Southwest Nigeria, home to millions of Yoruba people, is also home to both ancient and modern genres of music. The West African pop music known ... as Afrobeats, currently lighting up the global stage, began its 20-year journey from Lagos through London via America, and borrows irreverently from older musical traditions like Highlife, Jùjú and Fuji.
Amapiano is a mix of deep house, kwaito, jazz and lounge music. Afrobeats, on the other hand, is an umbrella term used to describe West African music to outsiders.
It is often confused with ‘Afrobeat’, the fusion of West African music styles (such as Yoruba traditional music and highlife) and American jazz, funk and soul, which can be traced back to the 1970s and was pioneered by the late Olufela Anikulapo Kuti (Fela).
Afrobeats, also called Afropop or Afrofusion, is a more general term. Although the definition is heavily contested, most African music pundits have no problem recognising the sound when it is heard.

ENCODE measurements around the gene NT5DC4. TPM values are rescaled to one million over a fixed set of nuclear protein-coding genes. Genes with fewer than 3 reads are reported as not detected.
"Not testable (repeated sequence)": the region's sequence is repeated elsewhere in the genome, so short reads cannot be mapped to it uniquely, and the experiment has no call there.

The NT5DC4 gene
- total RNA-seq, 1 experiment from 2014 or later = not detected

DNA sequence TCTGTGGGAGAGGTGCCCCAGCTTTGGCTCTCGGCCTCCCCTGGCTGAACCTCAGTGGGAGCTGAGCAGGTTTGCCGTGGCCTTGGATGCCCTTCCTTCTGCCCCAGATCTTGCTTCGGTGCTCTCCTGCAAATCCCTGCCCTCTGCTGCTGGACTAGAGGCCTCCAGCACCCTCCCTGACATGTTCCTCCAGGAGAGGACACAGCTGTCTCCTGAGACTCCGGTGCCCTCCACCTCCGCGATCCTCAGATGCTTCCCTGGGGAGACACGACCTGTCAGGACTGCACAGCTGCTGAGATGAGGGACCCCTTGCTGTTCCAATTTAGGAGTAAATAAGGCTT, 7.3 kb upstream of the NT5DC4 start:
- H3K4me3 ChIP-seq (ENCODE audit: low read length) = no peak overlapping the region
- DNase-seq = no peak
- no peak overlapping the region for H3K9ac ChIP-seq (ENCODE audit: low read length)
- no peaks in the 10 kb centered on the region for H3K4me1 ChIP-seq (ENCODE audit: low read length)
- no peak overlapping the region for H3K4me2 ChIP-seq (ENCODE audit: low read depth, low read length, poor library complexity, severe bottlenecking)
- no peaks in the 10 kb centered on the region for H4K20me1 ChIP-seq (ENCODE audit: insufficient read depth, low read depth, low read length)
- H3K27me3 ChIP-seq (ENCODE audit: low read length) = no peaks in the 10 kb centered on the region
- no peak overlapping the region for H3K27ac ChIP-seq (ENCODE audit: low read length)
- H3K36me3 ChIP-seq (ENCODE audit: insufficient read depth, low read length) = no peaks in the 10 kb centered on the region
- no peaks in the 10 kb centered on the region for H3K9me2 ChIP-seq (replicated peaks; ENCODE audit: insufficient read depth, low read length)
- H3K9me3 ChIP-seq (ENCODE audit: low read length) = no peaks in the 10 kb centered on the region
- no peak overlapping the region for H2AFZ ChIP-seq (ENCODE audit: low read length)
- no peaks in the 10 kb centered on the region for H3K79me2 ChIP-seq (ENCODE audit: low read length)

Is Amapiano new to the Nigerian audience?
Although it emerged in South Africa, many across the continent, particularly Nigerian artists and producers, are putting out Amapiano or, more frequently, Amapiano-inspired, songs.
The widespread popularity of these songs in the country is relatively new, but the Nigerian house music scene, which is very much Amapiano-inspired, has been around for a while. Niniola, who finished fourth in the sixth season of the music show Project Fame West Africa in 2013, has aptly been nicknamed the ‘Queen of Afro House.’
Niniola did not always sing in this genre, but after meeting renowned producer Sarz, they founded a new sound in the industry, which at first drew in a fiercely loyal, if niche, crowd.
Their first single together, Ibadi is more of a dancehall track, but since the 2015 release of Soke, her following debut Afrohouse album, and hit tracks such as Maradona and Sicker, Niniola and Sarz have continuously made hits that have been extremely popular on Nigerian and South African radio alike.